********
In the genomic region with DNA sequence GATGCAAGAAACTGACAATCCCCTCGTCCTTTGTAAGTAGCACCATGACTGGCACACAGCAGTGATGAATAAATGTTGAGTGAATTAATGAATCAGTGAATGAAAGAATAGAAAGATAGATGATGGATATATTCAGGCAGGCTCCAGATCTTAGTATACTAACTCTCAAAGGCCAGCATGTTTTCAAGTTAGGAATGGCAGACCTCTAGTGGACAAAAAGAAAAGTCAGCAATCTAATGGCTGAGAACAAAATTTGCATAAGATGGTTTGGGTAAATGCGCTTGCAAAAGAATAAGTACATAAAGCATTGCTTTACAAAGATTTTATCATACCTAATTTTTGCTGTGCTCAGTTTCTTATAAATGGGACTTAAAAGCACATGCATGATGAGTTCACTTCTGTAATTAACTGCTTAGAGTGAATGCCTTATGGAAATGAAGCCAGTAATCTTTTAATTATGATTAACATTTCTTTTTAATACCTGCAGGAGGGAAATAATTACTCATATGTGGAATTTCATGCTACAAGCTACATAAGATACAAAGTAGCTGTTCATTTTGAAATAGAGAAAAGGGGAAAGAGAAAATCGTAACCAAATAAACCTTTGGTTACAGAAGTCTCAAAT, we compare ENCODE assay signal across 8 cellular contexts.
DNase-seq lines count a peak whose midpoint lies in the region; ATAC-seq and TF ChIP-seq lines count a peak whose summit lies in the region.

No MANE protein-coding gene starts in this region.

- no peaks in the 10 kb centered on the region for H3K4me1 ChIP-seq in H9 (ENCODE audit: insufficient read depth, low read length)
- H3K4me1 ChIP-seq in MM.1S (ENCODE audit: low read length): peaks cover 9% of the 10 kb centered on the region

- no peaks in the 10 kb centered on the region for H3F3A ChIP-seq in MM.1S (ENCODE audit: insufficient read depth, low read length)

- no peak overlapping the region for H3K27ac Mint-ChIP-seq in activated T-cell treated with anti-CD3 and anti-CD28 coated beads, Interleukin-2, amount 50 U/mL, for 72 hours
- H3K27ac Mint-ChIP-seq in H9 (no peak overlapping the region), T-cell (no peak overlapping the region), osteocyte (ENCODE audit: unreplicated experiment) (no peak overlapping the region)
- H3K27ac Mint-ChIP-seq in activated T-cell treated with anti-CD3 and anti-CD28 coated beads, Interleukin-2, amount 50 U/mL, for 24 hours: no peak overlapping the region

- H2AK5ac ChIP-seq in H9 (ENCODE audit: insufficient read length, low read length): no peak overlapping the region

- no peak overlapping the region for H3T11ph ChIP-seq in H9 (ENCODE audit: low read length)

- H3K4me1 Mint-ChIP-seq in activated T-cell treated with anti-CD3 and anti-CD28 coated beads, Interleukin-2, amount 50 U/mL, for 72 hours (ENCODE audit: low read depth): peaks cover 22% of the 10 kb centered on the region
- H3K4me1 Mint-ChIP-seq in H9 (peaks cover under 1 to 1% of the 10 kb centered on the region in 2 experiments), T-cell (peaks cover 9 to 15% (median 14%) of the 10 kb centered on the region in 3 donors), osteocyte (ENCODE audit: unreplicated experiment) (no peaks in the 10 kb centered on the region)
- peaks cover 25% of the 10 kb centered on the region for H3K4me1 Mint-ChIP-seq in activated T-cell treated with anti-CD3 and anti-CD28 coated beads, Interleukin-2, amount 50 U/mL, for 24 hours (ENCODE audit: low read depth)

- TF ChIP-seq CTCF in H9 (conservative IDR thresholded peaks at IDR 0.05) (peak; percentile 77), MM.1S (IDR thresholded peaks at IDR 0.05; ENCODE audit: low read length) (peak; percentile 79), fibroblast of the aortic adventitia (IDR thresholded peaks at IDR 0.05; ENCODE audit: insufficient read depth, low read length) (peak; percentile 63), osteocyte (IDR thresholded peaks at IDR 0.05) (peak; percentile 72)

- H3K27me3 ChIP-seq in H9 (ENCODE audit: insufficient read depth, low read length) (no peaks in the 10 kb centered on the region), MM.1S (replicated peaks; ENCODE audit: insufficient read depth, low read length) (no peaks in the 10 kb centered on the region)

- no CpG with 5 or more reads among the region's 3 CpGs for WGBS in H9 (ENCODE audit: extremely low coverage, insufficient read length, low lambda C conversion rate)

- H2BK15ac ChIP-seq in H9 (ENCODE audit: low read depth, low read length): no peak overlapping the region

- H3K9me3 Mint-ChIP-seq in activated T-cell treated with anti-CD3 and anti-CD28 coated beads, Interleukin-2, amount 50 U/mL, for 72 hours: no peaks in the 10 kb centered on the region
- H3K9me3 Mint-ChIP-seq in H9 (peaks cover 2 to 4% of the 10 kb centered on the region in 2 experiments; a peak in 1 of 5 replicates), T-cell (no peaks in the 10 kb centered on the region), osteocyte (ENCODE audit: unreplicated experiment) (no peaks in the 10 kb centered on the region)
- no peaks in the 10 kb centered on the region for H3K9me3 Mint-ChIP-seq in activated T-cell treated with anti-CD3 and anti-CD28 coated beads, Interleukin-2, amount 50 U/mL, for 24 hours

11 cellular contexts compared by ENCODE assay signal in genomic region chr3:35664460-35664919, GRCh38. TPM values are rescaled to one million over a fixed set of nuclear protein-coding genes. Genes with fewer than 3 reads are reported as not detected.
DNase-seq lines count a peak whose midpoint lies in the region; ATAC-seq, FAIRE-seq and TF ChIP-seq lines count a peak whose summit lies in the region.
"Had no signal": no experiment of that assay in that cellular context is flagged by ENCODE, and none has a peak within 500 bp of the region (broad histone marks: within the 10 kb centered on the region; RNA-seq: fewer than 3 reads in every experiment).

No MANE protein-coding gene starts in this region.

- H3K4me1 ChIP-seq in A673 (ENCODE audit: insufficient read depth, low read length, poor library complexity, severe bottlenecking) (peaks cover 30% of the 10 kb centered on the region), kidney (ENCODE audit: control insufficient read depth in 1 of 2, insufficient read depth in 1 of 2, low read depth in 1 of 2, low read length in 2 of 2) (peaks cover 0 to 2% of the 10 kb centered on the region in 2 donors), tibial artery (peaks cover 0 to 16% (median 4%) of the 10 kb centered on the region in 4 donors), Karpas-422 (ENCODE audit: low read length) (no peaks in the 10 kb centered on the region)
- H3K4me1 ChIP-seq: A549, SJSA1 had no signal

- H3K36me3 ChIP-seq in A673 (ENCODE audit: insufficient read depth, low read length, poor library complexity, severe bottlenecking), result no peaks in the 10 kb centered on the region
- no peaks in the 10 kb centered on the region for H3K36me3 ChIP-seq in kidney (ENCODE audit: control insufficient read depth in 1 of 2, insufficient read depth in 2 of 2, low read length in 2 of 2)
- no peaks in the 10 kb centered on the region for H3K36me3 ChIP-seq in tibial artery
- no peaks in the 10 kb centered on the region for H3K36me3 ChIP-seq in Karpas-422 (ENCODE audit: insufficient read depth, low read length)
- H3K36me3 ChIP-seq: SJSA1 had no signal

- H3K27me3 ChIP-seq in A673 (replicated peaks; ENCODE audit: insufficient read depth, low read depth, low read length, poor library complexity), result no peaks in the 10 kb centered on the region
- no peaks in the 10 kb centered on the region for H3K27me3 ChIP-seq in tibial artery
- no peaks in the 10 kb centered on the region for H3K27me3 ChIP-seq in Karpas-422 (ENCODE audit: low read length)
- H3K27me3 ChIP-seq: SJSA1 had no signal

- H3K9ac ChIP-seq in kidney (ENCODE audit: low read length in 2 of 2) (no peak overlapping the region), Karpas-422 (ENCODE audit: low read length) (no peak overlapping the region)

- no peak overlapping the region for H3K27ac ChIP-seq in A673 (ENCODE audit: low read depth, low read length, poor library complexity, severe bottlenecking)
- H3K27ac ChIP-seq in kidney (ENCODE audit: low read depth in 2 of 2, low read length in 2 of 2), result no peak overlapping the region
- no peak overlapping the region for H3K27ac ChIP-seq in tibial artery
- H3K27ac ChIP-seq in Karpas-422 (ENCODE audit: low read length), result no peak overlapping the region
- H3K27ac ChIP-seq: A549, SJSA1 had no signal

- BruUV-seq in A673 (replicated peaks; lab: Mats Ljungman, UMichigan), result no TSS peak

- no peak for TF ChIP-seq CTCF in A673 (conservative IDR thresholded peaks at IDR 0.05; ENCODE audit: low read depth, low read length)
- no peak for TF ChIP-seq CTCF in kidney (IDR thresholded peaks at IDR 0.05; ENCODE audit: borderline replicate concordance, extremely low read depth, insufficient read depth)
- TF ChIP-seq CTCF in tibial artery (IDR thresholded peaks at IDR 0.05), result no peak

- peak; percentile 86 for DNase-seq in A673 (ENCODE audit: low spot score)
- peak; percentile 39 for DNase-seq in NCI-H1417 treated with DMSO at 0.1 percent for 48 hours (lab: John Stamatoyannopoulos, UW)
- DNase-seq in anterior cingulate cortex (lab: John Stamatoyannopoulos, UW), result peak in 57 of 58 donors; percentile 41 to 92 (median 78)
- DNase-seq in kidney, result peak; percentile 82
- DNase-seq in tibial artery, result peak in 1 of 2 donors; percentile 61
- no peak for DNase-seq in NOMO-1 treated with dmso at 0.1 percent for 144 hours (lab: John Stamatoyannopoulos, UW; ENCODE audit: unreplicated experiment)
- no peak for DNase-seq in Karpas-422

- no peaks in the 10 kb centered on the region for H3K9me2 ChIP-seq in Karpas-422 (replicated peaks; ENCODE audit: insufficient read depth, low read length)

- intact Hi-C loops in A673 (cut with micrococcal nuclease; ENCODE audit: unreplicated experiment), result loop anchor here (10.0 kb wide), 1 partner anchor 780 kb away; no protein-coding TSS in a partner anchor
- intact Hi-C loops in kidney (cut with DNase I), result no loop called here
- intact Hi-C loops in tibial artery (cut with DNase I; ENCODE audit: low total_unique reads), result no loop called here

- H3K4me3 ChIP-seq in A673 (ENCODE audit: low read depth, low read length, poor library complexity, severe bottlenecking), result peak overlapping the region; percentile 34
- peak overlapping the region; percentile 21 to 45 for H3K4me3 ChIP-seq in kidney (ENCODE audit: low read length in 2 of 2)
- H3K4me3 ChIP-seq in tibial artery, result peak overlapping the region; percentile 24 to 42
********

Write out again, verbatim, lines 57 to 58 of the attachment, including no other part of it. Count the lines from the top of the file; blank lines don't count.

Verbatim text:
- intact Hi-C loops in tibial artery (cut with DNase I; ENCODE audit: low total_unique reads), result no loop called here

- H3K4me3 ChIP-seq in A673 (ENCODE audit: low read depth, low read length, poor library complexity, severe bottlenecking), result peak overlapping the region; percentile 34